There is a school of thought called "holism" that says the whole is more than the sum of the parts. The idea I am presenting here may sound like holism, but it isn't the same. You can believe what I am saying here whether or not you are a holist. Holism, in its common forms, says that the properties of the whole can't be explained in terms of the parts. I'm only claiming that the whole is not the same as the parts. Holists and non-holists alike are welcome to consider this view.
You are not just matter. Even your body - a material object - is not just matter. We live in a world in which wholes are a bit different from their parts. Your brain is no exception!
In Part One of this post I said that you have an abstract self that is not the same as your brain or your body. Now it turns out that your brain and body are not just the matter that make them up. This is a second way in which you are not just matter. Not only are you more than matter, but even your body is more than matter. Once again, there is nothing supernatural about this.
The human mind is more than just matter. Even the human body is more than just matter. You are more than just matter - and you don't have to believe in the supernatural to be that way!
If you want to read more about the ideas in this post, read my ebook God, Son of Quark. There I present detailed arguments about the differences between objects and their parts. (I've presented the ideas informally in this post; the book gives the rigorous arguments and the philosophical details.) The book also contains references to the work of many philosophers who did things related to this idea. If you're curious about all this, read the book. It has an interesting cover too.
 The view of whole and part that I suggested here is essentially the same as what Donald L. M. Baxter called "the Non-Identity view" of whole and part. See Baxter's article "Identity in the Loose and Popular Sense" (Mind, vol. 97 (1988), pp. 575-582).
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posted at: 22:27 | path: /soul | persistent link to this entry
Thu, 05 Mar 2009
One of the most basic ideas of religion is that we are not just our bodies. According to most religious teachings, a human being is not just a physical body, but also has a soul or spirit. The soul or spirit is supposed to be an intangible part of us - a nonphysical "something or other" that makes us more than just hunks of matter or bags of chemicals.
Religions have many different ideas about the soul. Many religions teach that the soul is immortal. According to most Western denominations, the soul is a spiritual entity that inhabits the body. Buddhism offers a different view: that there is no permanent soul, but a person's mental processes (or some aspects of them) can start up again in a new body. Some liberal forms of religious thought hold that the soul is not immortal, but that we still are more than our bodies during this life.
All of these beliefs have a common denominator: we are more than our bodies. The soul, whether immortal or not, is what makes us different from the complex chemical and physical system that is the human body.
Are we really more than our bodies? Science would seem to say no. Scientific findings suggest that the mind and personality depend completely on the brain. Scientists have not found any need for a supernatural soul in their picture of the mind. Science seems to say that we are only hunks of matter.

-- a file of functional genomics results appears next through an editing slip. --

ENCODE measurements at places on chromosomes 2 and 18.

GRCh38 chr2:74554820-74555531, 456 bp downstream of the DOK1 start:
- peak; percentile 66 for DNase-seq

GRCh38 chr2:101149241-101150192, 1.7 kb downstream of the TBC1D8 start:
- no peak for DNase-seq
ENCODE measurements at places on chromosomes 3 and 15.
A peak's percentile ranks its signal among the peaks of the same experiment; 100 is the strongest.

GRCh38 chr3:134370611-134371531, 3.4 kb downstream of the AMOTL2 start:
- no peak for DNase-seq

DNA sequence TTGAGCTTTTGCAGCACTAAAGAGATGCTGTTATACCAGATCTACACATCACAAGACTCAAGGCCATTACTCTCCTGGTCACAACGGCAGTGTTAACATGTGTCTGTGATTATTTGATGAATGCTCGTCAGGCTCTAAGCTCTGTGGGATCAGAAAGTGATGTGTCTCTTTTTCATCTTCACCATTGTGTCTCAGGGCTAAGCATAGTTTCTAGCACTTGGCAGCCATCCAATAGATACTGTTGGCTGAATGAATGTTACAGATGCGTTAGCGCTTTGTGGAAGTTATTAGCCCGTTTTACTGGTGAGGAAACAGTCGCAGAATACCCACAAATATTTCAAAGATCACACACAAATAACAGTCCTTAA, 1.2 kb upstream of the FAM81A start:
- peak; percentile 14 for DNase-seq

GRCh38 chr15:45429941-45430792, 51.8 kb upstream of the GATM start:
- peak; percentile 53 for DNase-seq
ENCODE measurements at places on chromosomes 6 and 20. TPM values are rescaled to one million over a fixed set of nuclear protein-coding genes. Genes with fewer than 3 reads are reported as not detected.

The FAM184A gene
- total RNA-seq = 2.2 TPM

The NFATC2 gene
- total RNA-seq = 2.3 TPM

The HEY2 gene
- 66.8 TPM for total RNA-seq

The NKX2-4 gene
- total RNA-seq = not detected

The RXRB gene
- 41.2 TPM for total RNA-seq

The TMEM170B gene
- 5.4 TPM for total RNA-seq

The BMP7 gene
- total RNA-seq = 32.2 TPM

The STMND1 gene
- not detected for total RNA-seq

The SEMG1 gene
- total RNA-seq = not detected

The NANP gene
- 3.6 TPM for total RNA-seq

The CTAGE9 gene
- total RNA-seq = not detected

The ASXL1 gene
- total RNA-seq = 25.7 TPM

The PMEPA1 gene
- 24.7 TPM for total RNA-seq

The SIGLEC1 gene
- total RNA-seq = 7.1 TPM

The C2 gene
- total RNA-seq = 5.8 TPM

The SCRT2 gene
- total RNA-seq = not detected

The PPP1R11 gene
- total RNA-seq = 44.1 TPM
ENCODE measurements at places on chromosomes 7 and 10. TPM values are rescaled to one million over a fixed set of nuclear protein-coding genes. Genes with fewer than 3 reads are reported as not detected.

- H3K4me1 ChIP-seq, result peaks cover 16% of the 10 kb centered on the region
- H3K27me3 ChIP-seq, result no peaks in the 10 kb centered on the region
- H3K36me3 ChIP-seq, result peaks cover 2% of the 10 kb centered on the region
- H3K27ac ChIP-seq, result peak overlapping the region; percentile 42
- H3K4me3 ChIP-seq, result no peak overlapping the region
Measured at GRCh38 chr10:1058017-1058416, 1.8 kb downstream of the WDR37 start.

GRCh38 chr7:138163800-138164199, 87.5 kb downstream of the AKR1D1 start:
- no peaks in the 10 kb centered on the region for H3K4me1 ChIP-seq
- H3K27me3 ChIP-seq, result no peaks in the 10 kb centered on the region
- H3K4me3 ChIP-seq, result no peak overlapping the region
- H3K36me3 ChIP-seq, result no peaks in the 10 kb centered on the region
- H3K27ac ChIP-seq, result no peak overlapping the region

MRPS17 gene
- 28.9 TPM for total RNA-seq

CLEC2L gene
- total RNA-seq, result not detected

But has science really debunked the soul? A little thought will show that the answer is no! Science has not proven that we are just our bodies. Instead, science has rejected one particular idea about the soul: that the soul is a supernatural, ghostlike entity that controls the brain and the body. This is not the same as disproving the soul. There are other ideas of the soul that are even better than the ghostly idea. Science cannot disprove these other ideas!
We are more than our bodies in at least two ways. I will discuss one of these ways in this post. I'll leave the other way for a future post.
Here is the first way in which we differ from the matter of our bodies: Human beings contain abstract objects as well as matter.
What are abstract objects? Are they supernatural or ghostly? No! Abstract objects are perfectly natural - but they can be spiritual also.
The following quote from my article "God: the Next Version" explains what abstract objects are.
[From "God: the Next Version"]
At this point, you may be asking an important question: Do abstract objects really exist? Philosophers have been asking this question for thousands of years. They have developed several possible answers: that abstract objects really exist, that they don't really exist, that only some kinds of them exist, and so forth. Despite its popularity, I think this question is a fooler! The answer depends on whether "exist" means "exist in the same way that material things exist." Abstract objects are not things - they do not exist the same way that things exist. However, they are true components of reality. Things really do have properties. People really do form relationships. Patterns really do show up - sometimes in the most surprising places. The problem isn't that these items don't exist, but that they don't exist as things. A property, relation or pattern is not a thing. It's just a property, a relation, or a pattern - nothing more. But that can be a lot!
Here are two quotes, from my earlier work, about the reality of abstract objects. (One of these is from a blog post named "Spirit without the Supernatural" that first appeared on my other blog, The Unfinishable Scroll.)
[From "God: the Next Version"]
[From "Spirit without the Supernatural"]
So we find that there are abstract objects in the world - properties, relations, patterns, and more. So much for the belief that only material objects are real! Even if every thing is made of matter, the universe still contains abstract objects as well as things. We live in a natural universe - but not in a universe made only of lumps of matter. There is nothing supernatural about all this. (A Moiré pattern is not supernatural, and neither is the hardness of a diamond!)